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Rod, Gun and Game: Western New Yorkers head outside for season change

WE GOT A WHOPPER — Anglers fishing below Burt Dam in Eighteenmile Creek use long noodle-rod rigs and light monofilament line to score on big fish, beginning by Oct. 1. This brown trout weighed 18 pounds! Photo by Forrest Fisher.

BUFFALO — Hunters are thinking ahead to the Southern Tier early archery black bear and whitetail deer season that will open on Oct. 1, with hunting time from sunrise to sunset. There are numerous 3-D shoots, in many Western New York locations, to help archers hone arrow shooting skills, but many sportsmen are not finished with fishing season. The early archery season ends the day before the NYS big game firearms opener on Nov. 16.

Anglers fishing Lake Erie for walleye have experienced the usual end-of-summer slowdown, as school fish move back toward the western basin. Trollers working out of Buffalo, Sturgeon Point, Dunkirk and Barcelona said that, while the fish have scattered, they still have occasional fair catch rates.

Anglers fishing the deep water in the central portion of Lake Erie, west of Sturgeon Point and north of Cattaraugus Creek, near the international line, are still catching some impressive fish, though very few anglers are limiting out with six fish, per day. Working 65-70-foot-deep water, anglers running smaller stickbaits and black/purple or pink/green spinner-worm rig deployments closer to the bottom do very well. One problem with the worm rigs is that they attract smaller silver bass and white perch, foiling attempts for bigger walleye game fish. In this regard, many anglers prefer to run Renosky stickbaits with no worm, and have reported success.

Additionally, New York anglers fishing outside Presque Isle Bay near Erie, Pa., report limit catches of walleye fishing, just 2 miles outside the shoreline. Anglers are using similar stickbaits with sideplaner trolling rigs and six-10 colors of lead core line.

Local perch anglers dropping their minnow nets at the foot of West Ferry and Sheridan, looking for 2-3-inch emerald shiners are only catching tiny, newborn minnows, usually too small to use as bait. Some netters at Ferry Street used polarized sunglasses to find usable larger emeralds.

With emerald shiner minnows in the bucket, anglers also report that fathead minnows have worked well on the perch, in 70-71-foot depths off Evangola State Park. Anglers can access from Sturgeon Point or any of the three usual launches at Cattaraugus Creek. Two-hook spreader rigs work well on windy days, while in-line, two-hook, crappie style rigs score, on the calm days.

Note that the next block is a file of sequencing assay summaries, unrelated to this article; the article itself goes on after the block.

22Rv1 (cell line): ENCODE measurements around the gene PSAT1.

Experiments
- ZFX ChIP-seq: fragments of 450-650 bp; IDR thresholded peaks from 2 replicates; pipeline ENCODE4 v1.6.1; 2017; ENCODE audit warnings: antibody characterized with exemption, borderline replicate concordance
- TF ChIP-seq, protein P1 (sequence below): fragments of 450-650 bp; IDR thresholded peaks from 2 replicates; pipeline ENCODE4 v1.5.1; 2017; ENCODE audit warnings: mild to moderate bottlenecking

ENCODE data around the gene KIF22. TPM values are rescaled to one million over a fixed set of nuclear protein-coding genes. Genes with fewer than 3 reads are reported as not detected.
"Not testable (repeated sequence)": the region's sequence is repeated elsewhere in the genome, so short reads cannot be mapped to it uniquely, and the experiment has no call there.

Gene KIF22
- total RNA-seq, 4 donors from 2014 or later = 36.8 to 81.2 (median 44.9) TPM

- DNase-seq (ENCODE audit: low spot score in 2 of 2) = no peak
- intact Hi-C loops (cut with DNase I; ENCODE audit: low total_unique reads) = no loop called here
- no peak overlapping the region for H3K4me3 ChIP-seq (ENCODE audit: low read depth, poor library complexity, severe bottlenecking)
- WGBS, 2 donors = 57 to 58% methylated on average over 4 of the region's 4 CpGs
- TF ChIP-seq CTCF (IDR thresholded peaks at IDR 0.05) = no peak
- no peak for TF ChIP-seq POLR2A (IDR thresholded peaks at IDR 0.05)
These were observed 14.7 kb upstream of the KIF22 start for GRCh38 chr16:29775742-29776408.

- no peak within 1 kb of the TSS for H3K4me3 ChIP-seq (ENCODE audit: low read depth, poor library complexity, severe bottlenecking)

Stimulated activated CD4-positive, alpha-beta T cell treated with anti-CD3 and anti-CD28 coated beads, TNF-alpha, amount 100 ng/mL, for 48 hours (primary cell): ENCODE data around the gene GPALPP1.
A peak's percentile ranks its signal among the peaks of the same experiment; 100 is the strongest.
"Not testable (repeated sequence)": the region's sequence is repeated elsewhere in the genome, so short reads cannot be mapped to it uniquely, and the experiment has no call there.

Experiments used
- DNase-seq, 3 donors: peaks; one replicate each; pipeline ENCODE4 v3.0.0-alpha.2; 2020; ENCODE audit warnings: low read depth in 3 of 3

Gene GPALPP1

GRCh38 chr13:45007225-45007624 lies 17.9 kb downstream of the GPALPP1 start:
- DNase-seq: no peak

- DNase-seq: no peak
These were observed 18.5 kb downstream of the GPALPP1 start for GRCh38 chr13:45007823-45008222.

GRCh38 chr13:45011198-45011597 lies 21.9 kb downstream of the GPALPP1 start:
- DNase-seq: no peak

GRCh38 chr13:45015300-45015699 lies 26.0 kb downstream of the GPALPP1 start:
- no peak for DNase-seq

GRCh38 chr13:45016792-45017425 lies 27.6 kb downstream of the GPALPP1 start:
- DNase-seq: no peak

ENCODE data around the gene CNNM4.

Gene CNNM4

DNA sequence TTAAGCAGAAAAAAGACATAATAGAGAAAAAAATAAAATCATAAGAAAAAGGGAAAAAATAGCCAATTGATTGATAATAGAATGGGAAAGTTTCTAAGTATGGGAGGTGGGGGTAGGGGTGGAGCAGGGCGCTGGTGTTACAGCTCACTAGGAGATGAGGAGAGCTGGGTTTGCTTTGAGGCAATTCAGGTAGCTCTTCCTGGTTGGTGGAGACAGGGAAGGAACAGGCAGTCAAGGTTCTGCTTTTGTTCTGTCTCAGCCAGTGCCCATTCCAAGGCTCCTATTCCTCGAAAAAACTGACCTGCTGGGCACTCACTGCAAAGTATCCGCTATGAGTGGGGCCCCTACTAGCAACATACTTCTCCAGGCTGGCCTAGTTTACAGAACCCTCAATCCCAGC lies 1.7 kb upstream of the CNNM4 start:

Local perch fishing mentor Herb Schultz advised, “Find a hungry school of perch and use 17-pound monofilament with 1-ounce sinkers with a sturdy crappie rig, to present the minnows. When the fish are on the feed, there is no need to use 4-pound or 6-pound line, to risk breaking fish off. Many times, you’ll find these Lake Erie perch are really big! Two of them will snap your line, if you are lucky enough to find the fish.”

Fishing for smallmouth bass with my granddaughter last weekend, it didn’t take much time trolling in waters between 20-30 feet deep to hook multiple big fish. Fishing near Van Burn Point and using downriggers set at 16-20 feet, we trailed the new Rapala Scatter Rap lure in silver/black at about 1.5-2 mph to enjoy heavy fish, in short order. While we could only see one other bass angler, in the distance, other bass anglers typically work drop shot rigs with plastic baits or jig heads near the bottom, to enjoy similar success on the rocky shoals that exist from Buffalo to Pennsylvania.

Anglers from all over the northeast can be found fishing Lake Ontario and the Niagara and Orleans County tributaries for king salmon; from a boat not far offshore. This is the hottest local action on the WNY fishing scene, right now.

Mature king salmon running on the heavy side, between 30-38 pounds, have been taken by trollers working flasher-fly rigs or spoons in 70-150 feet of water, between Olcott Harbor and the Niagara Bar, with the deep edge of the bar providing some great fishing action. Steelhead, Coho salmon, lake trout and brown trout have also provided mixed bag Salmonid fun for trollers, with the lake trout and brown trout usually found closer to the bottom, in 60-65 feet.